Origin of implication
Examples from the Web for implication
Outside of the absurdity of “blood splatter” flying through the air is the implication that Ebola can be “breathed” at all.
The implication is that she might even have assisted her husband inflicting his superficial wounds.
The implication of some German news stories is that he was almost a charity case.The CIA’s Bumbling German Spy Was More Austin Powers and Less James Bond|Christopher Dickey, Nadette De Visser|July 8, 2014|DAILY BEAST
Yet another important barrier to addressing this issue is the implication for statin sales.
The implication here is that they adopt the dress and mannerisms of men because they have failed as women.The Abused Wives of Westeros: A Song of Feminism in ‘Game of Thrones’|Amy Zimmerman|April 30, 2014|DAILY BEAST
"It was as I say," Sim answered, as though hurt by the implication.The Shadow of a Crime|Hall Caine
And the Countess had to surrender, with an implication that it was the only course open in dealing with a lunatic.When Ghost Meets Ghost|William Frend De Morgan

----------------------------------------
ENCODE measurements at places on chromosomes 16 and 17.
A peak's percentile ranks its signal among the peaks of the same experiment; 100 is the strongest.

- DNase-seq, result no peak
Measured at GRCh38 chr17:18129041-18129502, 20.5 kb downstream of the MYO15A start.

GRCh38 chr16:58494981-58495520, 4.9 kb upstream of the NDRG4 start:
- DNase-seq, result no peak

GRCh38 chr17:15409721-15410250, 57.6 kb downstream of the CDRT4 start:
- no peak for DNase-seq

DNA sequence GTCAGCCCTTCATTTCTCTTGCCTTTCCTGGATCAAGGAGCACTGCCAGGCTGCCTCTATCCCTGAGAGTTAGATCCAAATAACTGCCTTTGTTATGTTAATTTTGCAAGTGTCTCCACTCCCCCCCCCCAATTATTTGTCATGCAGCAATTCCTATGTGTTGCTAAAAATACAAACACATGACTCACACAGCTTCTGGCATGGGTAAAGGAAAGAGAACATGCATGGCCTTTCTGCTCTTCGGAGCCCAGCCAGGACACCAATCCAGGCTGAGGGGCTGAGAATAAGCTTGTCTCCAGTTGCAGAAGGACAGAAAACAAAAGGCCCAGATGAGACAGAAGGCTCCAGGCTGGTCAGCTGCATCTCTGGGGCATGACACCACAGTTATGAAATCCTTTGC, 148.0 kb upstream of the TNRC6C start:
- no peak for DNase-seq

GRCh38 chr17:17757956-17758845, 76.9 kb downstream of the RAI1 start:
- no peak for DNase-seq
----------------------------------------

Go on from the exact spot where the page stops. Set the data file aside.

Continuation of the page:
"Well, I don't care," said Philip, who was nettled by this implication.That Fortune|Charles Dudley Warner
Such was really the agreement, that is, by implication, when we became engaged.
But this now carries with it no implication of moral obliquity.On Compromise|John Morley
British Dictionary definitions for implication
- the operator that forms a sentence from two given sentences and corresponds to the English if … then …
- a sentence so formed. Usually written p→q or p⊃q, where p,q are the component sentences, it is true except when p (the antecedent) is true and q (the consequent) is false
- the relation between such sentences
Word Origin and History for implication
early 15c., "action of entangling," from Latin implicationem (nominative implicatio) "interweaving, entanglement," from past participle stem of implicare "involve, entangle, connect closely," from assimilated form of in- "into, in, on, upon" (see in- (2)) + plicare "to fold" (see ply (v.1)). Meaning "something implied (but not expressed)" is from 1550s.